Vinamilk yogurt in a Hanoi supermarket shelf. Photo: Ngoc Thang
Vietnamese economists are divided over Vinamilk's proposal to not cap foreign ownership in it amid the government’s plan to sell its entire 45.1 percent stake in the dairy giant.
Vietnam Dairy Products JSC, as the company is officially known, currently has a 49 percent stake owned by foreign investors -- a cap that the government imposed on listed companies but scrapped for most of them in June.
In a recent letter to the government and the National Assembly's Economic Committee, Vinamilk said since dairy is not a "sensitive" sector and not related to the country's food security, it should not be subject to the ownership cap.
But speaking to Thanh Nien Wednesday, Tran Dinh Thien, chief of the Vietnam Institute of Economics, said the proposal is not advisable as it might leave the dairy market open to manipulation by foreign companies.
He also pointed out that Vietnam needs to protect the Vinamilk brand, the country's biggest brandwith an estimated value of US$1.13 billion and one that can compete with foreign rivals in the domestic market.
"It is not only about protecting the local market, but Vietnam also needs big brands to reach international markets."
But economist Phan Minh Ngoc said Vietnam needs to be more open-minded about foreign acquisitions of local companies, because they are a common business deal bound to benefit all involved parties.
Foreign investors' takeover of Vinamilk does not mean its brand will be gotten rid of, as many Vietnamese brands still exist, even though businesses have been acquired by foreign investors, Ngoc said.
Vo Tri Thanh, deputy chief the Central Institute for Economic Management, also backed Vinamilk's proposal, saying it would help the company become stronger.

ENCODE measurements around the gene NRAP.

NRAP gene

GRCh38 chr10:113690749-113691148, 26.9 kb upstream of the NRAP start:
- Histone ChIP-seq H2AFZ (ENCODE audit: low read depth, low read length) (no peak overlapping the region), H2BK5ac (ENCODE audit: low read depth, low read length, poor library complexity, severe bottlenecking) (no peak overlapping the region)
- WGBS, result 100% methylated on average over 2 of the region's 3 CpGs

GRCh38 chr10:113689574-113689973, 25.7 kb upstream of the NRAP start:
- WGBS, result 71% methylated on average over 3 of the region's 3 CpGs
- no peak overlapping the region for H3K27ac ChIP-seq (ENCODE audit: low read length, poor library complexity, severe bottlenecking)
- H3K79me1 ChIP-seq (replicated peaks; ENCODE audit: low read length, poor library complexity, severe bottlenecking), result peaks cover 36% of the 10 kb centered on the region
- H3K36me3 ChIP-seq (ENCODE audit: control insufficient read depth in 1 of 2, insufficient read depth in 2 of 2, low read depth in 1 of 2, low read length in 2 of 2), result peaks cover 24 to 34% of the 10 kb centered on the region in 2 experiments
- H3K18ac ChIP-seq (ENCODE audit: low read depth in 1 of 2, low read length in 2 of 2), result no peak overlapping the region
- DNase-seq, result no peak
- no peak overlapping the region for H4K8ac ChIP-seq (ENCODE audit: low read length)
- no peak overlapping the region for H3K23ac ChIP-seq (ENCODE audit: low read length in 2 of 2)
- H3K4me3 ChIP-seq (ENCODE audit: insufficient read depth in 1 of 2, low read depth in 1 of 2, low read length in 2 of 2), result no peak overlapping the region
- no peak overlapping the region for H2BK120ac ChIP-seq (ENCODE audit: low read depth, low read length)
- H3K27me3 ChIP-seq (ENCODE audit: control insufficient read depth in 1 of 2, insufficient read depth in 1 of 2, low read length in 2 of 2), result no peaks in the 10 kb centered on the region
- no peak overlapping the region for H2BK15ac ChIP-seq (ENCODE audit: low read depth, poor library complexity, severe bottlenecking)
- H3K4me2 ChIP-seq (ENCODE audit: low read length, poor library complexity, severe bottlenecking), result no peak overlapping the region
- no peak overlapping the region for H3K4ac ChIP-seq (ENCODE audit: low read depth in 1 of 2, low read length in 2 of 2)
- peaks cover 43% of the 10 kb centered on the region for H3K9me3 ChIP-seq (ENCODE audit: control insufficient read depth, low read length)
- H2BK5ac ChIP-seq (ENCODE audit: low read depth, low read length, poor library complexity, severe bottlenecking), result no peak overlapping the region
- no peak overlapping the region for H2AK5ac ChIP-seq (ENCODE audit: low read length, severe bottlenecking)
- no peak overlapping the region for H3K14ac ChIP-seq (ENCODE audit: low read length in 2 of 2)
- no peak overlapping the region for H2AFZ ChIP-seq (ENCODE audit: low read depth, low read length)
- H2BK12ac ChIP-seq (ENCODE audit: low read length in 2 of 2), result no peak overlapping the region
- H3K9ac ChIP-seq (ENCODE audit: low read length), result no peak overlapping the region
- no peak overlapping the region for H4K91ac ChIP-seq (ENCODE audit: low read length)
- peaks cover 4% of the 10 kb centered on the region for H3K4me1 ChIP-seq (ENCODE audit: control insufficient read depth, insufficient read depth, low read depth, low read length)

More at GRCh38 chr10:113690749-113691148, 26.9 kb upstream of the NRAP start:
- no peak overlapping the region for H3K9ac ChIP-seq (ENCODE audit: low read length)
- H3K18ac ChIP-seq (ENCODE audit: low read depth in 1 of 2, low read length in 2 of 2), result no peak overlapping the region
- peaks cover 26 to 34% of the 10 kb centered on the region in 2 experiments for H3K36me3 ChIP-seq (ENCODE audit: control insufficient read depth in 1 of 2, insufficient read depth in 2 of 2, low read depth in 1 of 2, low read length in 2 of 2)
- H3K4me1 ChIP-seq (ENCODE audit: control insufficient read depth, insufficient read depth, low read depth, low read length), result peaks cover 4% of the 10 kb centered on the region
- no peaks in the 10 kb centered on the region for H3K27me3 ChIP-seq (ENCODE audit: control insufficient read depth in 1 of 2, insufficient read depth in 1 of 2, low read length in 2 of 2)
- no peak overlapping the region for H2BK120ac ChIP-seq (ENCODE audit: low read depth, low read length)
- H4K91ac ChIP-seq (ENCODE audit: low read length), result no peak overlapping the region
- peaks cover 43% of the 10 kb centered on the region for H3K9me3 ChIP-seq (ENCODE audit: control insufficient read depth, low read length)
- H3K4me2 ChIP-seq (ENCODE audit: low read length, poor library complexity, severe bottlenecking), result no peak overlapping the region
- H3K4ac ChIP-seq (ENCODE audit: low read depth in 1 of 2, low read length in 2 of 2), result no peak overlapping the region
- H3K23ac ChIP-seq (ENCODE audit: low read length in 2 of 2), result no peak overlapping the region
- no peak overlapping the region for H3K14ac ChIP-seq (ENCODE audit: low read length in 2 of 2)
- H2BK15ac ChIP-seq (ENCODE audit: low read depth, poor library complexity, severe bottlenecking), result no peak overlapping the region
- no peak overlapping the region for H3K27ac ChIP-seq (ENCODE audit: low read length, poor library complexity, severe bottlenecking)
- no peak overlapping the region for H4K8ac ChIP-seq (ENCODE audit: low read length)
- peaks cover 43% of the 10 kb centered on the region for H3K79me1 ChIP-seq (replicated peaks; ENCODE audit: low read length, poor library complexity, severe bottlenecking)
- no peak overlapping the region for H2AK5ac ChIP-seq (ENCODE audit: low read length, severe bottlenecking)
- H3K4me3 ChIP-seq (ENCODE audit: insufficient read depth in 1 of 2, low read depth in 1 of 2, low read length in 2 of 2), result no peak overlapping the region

In an interview with Reuters early this week, Dang Quyet Tien, deputy chief of the Ministry of Finance’s financial department for enterprises, said there would be no ceiling on foreign ownership in Vinamilk.
But he said sovereign fund the State Capital Investment Corporation would decide on how it would sell the government’s stake in the company.
The media recently reported that Singaporean-owned F&N Dairy Investment, the second biggest shareholder in Vinamilk with a 9.54 percent stake, offered to buy the entire government stake for $4 billion.
But its parent company, Singaporean conglomerate Fraser & Neave, quickly rejected the reports.
Speaking to Thanh Nien, many foreign investors like VinaCapital expressed interest in buying into the dairy giant.
Vinamilk shares closed at VND128,000 Thursday, up 4.07 percent from the previous day, and many analysts think the value can be higher, at around VND150,000.
The company, which made its initial public offering in 2003, reported a net profit of over VND7 trillion ($310.29 million) for the first nine months of this year, up 30.2 percent year-on-year.
It assets are estimated at more than VND25.95 trillion ($1.14 billion) as of September 30.
Vinamilk is one of 10 companies along with information technology giant FPT and insurer Bao Minh Group in which the government said last month it would sell out its stakes.
But no time frame has been announced for the sale.